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Racism as 'The National Crucial Sin': Theology and Derrick Bell

Michigan Journal of Race & Law, Vol. 9, p. 269, 2004

U. of Pittsburgh Legal Studies Research

54 Pages Posted: 19 Mar 2009  

George H. Taylor

University of Pittsburgh - School of Law

Abstract

The Article probes a paradox that lies at the heart of the work of critical race scholar Derrick Bell. Bell claims on the one hand that racism is permanent, and yet on the other he argues that the fight against racism is both necessary and meaningful. Although Bell's thesis of racism's permanence has been criticized for rendering action for racial justice unavailing, the Article advances an understanding of Bell that supports and defends the integrity of his paradox. The Article draws upon the work of Protestant theologian Reinhold Niebuhr and Niebuhr's paradox that social action is both necessary and meaningful despite the inextricable presence of human sin. The argument is that the dynamics of the relation between sin and action may illuminate the dynamics of the relation between racism and action. One need not necessarily agree with Niebuhr's theology to find the lived experience he describes a potentially rich source of understanding for the paradox that Bell maintains.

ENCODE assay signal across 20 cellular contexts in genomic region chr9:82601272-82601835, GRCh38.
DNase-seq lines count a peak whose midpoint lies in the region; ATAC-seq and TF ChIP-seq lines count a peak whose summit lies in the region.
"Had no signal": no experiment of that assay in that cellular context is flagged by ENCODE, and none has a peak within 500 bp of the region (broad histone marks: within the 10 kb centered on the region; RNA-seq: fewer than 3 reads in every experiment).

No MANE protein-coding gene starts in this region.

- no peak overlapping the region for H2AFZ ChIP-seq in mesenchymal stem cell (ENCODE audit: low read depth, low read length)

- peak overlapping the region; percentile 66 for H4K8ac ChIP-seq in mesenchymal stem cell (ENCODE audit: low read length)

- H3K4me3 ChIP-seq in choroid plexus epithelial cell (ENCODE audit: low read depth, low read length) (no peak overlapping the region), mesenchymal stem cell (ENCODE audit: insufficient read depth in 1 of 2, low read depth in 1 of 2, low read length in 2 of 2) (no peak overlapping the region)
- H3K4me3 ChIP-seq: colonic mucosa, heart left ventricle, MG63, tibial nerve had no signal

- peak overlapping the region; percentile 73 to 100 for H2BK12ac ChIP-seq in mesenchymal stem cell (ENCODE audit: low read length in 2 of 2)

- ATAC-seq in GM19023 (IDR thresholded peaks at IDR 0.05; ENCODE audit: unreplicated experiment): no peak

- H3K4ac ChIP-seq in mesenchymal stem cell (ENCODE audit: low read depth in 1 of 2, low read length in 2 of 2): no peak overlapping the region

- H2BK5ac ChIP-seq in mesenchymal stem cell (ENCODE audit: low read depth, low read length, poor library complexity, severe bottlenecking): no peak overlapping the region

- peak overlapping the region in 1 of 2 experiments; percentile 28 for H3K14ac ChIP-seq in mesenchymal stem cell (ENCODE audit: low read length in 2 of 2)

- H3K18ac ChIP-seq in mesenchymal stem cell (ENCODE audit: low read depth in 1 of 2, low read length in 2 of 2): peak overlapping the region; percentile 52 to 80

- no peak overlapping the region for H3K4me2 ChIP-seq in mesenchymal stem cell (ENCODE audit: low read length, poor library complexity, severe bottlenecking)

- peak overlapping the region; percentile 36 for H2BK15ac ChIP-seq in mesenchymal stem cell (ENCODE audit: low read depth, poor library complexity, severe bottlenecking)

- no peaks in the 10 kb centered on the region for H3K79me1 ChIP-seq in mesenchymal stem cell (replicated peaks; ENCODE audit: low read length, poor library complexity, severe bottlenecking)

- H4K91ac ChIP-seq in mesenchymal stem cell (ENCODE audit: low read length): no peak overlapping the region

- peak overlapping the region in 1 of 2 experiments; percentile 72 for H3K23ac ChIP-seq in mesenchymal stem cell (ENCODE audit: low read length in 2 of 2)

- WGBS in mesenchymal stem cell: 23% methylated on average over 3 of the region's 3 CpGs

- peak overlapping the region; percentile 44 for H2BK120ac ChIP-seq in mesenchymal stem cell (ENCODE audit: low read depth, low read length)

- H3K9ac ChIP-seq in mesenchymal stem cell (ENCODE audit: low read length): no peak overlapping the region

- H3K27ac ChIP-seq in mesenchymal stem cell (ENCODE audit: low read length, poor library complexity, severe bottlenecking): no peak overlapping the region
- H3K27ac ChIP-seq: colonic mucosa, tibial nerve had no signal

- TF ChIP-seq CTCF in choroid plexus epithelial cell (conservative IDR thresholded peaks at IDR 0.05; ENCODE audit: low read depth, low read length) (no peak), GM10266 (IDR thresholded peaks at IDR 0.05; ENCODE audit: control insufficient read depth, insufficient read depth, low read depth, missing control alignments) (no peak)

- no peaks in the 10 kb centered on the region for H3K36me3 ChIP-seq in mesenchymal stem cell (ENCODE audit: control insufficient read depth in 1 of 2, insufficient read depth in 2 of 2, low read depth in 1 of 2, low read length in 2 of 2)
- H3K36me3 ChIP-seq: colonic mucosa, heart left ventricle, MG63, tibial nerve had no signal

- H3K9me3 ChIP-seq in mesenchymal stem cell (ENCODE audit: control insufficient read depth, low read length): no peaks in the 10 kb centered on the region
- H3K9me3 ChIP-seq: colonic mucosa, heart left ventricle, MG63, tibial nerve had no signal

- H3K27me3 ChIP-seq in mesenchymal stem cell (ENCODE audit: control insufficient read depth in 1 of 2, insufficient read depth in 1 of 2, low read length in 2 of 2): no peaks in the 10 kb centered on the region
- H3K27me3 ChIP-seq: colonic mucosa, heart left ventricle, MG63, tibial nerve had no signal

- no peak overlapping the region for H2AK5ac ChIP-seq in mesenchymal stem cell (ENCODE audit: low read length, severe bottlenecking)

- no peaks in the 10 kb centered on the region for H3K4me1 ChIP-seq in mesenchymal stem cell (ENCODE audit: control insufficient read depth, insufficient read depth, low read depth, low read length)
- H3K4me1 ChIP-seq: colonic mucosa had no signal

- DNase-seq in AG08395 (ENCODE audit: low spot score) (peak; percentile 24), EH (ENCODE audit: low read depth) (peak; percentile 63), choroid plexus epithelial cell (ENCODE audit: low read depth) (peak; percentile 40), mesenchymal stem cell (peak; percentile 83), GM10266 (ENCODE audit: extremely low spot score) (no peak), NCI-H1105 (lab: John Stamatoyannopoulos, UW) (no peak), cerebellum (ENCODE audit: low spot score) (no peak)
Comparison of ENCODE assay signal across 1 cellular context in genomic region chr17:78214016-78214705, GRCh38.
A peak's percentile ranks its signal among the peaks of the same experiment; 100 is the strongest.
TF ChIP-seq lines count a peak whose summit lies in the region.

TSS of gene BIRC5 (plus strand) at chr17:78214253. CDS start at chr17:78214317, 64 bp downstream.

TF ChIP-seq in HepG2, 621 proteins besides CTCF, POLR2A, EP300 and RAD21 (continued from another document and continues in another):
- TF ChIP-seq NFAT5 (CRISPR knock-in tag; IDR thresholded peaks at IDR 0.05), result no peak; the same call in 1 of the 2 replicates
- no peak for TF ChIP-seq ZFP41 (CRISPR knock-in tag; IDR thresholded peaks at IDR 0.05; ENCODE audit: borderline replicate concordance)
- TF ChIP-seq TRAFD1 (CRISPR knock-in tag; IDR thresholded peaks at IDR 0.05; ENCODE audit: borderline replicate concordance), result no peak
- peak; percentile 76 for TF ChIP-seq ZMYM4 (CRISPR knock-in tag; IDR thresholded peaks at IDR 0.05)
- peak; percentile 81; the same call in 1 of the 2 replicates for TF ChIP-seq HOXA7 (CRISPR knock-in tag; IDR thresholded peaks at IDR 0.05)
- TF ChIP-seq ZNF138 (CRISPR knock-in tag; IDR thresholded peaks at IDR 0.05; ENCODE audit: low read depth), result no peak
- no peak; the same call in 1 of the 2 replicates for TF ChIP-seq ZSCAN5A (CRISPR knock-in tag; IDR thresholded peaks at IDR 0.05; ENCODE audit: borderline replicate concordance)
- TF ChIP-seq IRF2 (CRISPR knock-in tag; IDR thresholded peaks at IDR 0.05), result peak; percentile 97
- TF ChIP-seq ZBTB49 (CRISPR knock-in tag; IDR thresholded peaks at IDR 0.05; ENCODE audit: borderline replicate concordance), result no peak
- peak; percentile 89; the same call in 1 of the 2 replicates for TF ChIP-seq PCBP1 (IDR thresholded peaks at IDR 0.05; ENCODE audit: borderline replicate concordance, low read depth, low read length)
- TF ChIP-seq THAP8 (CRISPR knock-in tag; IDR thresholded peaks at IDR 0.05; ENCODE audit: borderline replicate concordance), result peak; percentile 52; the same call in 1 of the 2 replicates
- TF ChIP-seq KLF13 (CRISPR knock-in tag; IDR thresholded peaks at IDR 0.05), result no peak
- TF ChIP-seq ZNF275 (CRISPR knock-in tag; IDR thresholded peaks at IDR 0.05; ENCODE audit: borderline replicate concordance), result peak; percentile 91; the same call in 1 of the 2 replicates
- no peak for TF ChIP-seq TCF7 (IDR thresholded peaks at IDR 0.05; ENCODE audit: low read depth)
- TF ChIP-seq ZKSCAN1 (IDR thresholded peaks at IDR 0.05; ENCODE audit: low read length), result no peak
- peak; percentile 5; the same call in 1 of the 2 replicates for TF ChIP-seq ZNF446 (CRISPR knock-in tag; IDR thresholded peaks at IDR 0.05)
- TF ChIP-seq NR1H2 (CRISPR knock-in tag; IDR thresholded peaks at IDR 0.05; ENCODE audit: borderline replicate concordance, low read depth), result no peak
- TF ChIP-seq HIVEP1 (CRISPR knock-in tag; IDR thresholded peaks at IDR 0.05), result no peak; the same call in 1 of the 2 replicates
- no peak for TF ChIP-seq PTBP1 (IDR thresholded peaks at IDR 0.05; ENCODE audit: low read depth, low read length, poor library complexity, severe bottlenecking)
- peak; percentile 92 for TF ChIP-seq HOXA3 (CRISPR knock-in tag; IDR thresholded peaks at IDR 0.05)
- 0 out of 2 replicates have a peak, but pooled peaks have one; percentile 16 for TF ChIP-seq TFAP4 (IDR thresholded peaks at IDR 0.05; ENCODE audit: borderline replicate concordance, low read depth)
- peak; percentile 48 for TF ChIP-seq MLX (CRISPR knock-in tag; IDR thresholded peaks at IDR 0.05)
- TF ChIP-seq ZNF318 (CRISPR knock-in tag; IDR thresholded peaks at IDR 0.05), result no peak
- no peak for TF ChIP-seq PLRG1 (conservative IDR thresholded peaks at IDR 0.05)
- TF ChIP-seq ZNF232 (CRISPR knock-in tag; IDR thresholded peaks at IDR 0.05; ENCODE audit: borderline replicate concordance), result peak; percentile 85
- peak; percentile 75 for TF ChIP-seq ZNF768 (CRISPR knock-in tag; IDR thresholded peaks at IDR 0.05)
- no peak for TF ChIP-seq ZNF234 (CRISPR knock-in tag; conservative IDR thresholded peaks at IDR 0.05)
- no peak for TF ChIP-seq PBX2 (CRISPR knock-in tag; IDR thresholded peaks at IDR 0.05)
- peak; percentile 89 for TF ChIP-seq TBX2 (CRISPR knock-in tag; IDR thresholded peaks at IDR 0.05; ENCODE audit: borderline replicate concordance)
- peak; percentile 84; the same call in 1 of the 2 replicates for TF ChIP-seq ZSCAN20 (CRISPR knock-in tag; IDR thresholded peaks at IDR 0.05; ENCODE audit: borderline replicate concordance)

Keywords: Derrick Bell, critical race theory, civil rights, racism, Reinhold Niebuhr, theology, social action, sin, action, racial discrimination

Suggested Citation

Taylor, George H., Racism as 'The National Crucial Sin': Theology and Derrick Bell. Michigan Journal of Race & Law, Vol. 9, p. 269, 2004; U. of Pittsburgh Legal Studies Research. Available at SSRN: https://ssrn.com/abstract=1360913

George H. Taylor (Contact Author)

University of Pittsburgh - School of Law ( email )

3900 Forbes Ave.
Pittsburgh, PA 15260
United States

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